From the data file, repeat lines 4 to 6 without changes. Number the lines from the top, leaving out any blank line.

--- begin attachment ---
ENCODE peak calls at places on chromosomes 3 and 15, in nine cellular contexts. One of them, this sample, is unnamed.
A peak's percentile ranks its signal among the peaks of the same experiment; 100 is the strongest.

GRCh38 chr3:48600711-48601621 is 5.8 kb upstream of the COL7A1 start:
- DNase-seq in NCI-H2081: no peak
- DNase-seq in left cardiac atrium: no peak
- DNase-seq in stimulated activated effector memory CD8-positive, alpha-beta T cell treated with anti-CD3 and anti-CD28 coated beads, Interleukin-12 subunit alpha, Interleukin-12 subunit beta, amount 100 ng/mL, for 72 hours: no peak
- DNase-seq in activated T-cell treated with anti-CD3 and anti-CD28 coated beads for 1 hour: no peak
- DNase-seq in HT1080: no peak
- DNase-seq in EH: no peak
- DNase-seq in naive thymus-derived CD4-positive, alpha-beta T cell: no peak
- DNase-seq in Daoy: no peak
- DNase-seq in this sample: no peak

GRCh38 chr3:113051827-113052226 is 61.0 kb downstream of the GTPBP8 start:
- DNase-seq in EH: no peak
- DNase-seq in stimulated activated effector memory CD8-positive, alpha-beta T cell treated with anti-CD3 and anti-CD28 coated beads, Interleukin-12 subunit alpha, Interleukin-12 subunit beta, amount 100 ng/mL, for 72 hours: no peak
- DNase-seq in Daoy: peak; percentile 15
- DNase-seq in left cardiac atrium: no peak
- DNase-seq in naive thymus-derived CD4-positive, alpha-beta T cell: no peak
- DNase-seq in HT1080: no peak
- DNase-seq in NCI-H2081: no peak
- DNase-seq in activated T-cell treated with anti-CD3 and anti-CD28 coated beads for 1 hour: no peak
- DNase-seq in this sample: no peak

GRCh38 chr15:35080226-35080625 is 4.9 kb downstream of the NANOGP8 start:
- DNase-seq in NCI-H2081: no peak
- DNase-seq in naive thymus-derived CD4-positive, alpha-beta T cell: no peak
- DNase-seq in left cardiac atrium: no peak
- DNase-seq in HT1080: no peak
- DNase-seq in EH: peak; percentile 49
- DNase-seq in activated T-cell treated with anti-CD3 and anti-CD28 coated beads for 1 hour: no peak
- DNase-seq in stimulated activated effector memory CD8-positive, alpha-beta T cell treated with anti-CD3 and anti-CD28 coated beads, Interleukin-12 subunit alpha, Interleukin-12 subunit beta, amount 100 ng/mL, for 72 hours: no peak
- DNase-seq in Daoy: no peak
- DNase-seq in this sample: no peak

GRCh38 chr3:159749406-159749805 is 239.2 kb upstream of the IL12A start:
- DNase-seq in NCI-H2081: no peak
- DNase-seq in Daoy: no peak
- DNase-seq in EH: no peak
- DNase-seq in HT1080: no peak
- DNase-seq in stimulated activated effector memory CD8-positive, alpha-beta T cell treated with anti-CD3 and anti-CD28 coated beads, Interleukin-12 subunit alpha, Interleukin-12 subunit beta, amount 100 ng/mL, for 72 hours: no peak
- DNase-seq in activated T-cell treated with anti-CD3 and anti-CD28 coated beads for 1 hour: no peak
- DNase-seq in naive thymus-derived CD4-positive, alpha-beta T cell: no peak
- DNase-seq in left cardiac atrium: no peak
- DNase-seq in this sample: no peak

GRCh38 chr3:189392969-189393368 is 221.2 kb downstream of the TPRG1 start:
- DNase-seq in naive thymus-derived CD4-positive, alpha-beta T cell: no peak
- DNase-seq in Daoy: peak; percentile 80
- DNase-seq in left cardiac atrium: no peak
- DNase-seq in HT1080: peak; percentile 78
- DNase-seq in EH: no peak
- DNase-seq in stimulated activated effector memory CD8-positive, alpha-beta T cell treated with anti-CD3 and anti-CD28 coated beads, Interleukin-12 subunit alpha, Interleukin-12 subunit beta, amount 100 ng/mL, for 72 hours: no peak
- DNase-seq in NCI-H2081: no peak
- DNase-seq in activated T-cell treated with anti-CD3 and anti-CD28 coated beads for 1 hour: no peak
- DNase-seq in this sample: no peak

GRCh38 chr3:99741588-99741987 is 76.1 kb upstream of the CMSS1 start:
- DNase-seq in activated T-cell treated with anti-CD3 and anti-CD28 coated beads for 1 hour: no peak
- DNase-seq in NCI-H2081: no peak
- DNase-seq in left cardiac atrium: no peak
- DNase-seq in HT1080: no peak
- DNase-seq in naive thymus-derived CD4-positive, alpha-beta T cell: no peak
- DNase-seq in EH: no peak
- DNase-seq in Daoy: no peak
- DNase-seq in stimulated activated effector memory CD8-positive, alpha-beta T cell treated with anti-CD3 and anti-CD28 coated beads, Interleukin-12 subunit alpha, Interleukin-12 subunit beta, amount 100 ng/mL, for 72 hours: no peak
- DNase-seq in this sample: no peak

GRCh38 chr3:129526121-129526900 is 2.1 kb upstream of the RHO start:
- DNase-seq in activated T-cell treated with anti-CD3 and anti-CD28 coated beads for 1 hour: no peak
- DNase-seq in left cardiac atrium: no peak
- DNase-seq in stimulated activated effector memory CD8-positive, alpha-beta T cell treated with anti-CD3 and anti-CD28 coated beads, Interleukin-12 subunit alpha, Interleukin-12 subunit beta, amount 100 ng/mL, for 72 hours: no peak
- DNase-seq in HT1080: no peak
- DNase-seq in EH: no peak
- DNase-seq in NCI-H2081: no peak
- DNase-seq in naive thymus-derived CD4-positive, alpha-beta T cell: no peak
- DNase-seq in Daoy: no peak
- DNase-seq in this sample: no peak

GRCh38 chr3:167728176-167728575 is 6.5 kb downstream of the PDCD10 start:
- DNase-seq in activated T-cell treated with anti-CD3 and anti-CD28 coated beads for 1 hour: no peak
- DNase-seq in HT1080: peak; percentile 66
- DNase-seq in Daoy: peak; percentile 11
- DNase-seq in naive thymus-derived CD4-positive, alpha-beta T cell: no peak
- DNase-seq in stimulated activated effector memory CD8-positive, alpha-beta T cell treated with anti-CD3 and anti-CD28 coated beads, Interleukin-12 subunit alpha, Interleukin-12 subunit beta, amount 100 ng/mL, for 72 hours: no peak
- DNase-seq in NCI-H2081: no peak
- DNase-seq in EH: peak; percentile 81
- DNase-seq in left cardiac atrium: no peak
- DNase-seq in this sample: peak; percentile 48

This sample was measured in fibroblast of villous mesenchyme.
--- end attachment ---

- DNase-seq in NCI-H2081: no peak
- DNase-seq in left cardiac atrium: no peak
- DNase-seq in stimulated activated effector memory CD8-positive, alpha-beta T cell treated with anti-CD3 and anti-CD28 coated beads, Interleukin-12 subunit alpha, Interleukin-12 subunit beta, amount 100 ng/mL, for 72 hours: no peak